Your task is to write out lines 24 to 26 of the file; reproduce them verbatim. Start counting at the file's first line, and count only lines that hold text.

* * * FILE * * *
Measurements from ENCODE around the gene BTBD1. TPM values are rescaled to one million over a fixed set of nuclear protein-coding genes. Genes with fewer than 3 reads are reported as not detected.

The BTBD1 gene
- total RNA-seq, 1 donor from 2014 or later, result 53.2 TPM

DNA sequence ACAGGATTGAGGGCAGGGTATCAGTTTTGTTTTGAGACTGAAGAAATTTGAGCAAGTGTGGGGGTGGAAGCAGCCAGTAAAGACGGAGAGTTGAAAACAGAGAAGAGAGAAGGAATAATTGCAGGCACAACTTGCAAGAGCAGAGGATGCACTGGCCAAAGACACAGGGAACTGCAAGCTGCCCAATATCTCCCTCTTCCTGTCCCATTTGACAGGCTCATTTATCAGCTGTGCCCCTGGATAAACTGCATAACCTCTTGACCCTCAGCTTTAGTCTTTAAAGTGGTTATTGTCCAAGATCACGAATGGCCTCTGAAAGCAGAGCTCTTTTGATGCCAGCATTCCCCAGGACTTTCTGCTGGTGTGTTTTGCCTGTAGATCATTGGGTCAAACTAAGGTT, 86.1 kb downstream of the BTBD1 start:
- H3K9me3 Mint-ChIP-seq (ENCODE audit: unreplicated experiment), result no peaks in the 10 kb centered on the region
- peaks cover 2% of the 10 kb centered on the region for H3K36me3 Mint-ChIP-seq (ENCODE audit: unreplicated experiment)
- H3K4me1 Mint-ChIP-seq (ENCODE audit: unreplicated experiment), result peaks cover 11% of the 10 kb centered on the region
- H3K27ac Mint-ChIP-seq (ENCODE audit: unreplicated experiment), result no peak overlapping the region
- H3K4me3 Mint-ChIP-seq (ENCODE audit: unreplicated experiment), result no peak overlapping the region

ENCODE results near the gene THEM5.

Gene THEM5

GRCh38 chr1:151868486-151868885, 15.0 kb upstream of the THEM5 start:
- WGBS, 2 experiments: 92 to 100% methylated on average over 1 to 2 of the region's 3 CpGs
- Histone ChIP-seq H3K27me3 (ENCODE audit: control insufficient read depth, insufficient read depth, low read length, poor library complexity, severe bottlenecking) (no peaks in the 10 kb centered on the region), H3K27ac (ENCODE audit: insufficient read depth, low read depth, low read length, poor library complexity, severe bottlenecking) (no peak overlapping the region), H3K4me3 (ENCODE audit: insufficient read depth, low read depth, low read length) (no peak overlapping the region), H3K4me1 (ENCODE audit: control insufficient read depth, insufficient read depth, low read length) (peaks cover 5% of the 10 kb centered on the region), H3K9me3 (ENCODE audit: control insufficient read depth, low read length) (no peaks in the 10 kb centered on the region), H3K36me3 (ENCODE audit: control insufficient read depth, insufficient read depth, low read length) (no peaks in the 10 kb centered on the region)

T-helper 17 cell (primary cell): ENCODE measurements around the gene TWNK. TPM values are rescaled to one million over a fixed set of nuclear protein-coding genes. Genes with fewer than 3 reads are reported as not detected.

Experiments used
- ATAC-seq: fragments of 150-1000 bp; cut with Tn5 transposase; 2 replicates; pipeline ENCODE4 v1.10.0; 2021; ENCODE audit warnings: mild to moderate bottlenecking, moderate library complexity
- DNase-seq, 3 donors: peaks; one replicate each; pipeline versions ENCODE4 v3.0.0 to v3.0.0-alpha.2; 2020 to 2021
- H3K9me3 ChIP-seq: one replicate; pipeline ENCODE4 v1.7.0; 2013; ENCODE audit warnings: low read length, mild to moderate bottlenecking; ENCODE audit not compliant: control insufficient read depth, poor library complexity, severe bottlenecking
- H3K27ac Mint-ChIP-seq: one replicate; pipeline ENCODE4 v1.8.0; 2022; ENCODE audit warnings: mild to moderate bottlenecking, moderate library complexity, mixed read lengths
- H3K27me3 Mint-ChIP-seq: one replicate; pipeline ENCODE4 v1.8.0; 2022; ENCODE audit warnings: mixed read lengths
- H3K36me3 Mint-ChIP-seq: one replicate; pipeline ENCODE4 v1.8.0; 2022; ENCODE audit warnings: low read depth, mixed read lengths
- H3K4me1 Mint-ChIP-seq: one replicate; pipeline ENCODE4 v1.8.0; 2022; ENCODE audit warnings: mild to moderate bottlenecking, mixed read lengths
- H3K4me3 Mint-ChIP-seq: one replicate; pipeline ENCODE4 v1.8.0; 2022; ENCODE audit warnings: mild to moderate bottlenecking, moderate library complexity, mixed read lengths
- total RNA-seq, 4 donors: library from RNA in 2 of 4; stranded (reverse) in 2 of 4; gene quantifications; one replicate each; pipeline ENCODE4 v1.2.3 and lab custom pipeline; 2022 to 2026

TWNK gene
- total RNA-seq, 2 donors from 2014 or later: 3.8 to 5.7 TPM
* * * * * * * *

- H3K4me3 Mint-ChIP-seq: one replicate; pipeline ENCODE4 v1.8.0; 2022; ENCODE audit warnings: mild to moderate bottlenecking, moderate library complexity, mixed read lengths
- total RNA-seq, 4 donors: library from RNA in 2 of 4; stranded (reverse) in 2 of 4; gene quantifications; one replicate each; pipeline ENCODE4 v1.2.3 and lab custom pipeline; 2022 to 2026

TWNK gene